It is the defining mission of this Government and make no mistake we are determined to deliver for the children and young people of Scotland.


So often we find that our opponents have mixed motives for their opposition.

We know the Tories oppose the baby box not for what it is but for what it stands for. The same is true of tuition-free Higher Education.

Just as we want every Scot to be equal at birth, we want them to be equal in life.

That means an equal chance to go to university no matter whether your parents are rich or poor.

Education based on ability to learn, not ability to pay. Equal in life.

And here too we see real progress.

In 2017 – which are the most recent figures – we saw the largest increase on record in 18 year olds from our most deprived communities accepted to University. It jumped by 16 per cent.

The biggest increase ever.

That’s 18 year olds – essentially school leavers – but when you look more widely you see the same sharp increase with students of all ages from our poorest communities accepted to university rising by 13 per cent in 2017.

And all of this has been done without the mythical squeeze in places for other students. More than thirty-six thousand Scots were accepted to university in 2017.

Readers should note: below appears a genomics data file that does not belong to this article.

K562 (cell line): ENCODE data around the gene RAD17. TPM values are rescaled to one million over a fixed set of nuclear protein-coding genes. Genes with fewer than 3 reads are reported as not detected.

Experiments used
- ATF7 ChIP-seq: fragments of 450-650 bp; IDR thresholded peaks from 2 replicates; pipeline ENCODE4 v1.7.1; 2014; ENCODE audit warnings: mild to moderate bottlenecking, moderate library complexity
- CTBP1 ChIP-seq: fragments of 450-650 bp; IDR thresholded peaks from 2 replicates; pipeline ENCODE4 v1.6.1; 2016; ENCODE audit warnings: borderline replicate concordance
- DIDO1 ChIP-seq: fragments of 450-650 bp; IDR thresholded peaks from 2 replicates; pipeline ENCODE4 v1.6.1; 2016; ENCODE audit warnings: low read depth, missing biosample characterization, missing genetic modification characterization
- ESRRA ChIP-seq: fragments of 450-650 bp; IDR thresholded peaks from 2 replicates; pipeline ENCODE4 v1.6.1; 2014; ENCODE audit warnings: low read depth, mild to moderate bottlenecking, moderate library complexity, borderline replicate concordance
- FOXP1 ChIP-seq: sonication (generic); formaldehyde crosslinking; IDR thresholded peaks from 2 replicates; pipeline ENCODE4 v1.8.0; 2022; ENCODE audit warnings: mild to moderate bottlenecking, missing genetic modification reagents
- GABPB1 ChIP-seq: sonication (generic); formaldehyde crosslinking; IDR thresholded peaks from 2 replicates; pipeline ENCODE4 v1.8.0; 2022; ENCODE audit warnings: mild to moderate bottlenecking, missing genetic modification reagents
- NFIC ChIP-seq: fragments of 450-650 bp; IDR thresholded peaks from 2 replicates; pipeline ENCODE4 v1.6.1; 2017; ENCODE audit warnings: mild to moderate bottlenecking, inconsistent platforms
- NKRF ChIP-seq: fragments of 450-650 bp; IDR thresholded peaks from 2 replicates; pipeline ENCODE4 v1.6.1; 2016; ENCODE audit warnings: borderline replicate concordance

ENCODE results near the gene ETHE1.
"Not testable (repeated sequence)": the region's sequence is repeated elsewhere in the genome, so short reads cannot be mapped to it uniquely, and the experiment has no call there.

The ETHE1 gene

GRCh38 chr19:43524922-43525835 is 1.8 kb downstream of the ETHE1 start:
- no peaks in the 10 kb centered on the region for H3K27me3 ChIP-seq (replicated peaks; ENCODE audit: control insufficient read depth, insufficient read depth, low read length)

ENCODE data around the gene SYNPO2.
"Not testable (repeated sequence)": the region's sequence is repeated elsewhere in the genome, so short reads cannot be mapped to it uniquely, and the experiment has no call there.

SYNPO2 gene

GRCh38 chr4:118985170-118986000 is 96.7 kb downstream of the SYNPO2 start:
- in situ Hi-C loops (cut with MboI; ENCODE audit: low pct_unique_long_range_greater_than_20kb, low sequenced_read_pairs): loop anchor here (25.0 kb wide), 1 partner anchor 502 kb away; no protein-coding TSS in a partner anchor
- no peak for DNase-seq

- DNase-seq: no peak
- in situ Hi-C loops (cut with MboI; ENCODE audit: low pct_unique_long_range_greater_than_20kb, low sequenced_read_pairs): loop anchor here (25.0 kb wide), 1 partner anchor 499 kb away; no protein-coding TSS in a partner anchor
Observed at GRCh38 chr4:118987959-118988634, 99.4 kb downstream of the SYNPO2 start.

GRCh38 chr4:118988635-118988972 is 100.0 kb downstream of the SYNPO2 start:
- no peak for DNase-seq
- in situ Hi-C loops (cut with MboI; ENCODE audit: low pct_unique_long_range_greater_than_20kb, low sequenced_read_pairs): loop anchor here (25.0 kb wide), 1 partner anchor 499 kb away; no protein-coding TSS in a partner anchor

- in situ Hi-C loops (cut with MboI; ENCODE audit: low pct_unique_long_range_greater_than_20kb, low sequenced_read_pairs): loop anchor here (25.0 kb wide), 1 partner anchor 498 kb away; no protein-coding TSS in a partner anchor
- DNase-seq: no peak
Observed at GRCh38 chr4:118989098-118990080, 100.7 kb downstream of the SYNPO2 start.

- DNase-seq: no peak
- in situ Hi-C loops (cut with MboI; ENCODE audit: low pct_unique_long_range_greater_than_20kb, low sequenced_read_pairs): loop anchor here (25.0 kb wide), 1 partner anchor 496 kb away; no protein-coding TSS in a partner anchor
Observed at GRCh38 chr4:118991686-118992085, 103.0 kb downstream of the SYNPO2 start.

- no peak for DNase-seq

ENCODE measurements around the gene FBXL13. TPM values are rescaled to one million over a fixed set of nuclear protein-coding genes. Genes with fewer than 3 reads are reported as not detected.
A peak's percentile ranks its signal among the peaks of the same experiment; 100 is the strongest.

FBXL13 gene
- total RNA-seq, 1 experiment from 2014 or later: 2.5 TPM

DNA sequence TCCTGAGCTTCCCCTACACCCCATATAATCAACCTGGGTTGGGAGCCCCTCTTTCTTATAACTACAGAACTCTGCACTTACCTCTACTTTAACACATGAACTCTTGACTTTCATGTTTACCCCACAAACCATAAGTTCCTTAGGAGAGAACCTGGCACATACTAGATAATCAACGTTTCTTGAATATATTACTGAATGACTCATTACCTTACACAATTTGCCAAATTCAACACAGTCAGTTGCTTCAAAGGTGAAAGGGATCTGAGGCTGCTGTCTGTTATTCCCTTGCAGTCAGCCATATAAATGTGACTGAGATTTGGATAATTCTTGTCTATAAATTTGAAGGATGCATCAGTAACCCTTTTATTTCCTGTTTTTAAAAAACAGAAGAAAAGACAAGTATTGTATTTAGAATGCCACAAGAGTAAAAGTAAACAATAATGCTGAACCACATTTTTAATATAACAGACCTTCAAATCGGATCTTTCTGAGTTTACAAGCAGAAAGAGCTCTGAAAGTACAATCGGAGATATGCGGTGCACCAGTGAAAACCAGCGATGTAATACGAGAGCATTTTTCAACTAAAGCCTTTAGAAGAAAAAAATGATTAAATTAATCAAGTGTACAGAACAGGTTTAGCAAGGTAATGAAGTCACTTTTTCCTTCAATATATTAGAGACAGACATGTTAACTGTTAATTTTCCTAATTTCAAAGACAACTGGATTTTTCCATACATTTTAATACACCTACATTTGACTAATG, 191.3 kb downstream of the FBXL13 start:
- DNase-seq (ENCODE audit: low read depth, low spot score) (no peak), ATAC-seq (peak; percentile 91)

That’s another record.

So the next time you hear a Tory attack the widening access agenda, remember what it is they are doing:

They are defending privilege.

They are defending it because we are threatening that privilege.

They are defending it because our policies are putting that privilege at risk.

They are defending because we are winning. Winning the battle to make Scotland a fairer and a more equal country.

And, we are winning the battle to change the life chances of young people who don’t go to university.

Record numbers leave school and go into work, training or on to more education.

And more and more are doing the kind of vocational courses that deliver skills for work, giving them the chance to be equal in life whether or not they go to university.

Friends, I believe that our mission to improve Scotland’s education system is a moral obligation.

We are the national party and the national government.

It is our moral mission to deliver on education.

But I was once the minister responsible for this nation’s finances and our economic policy.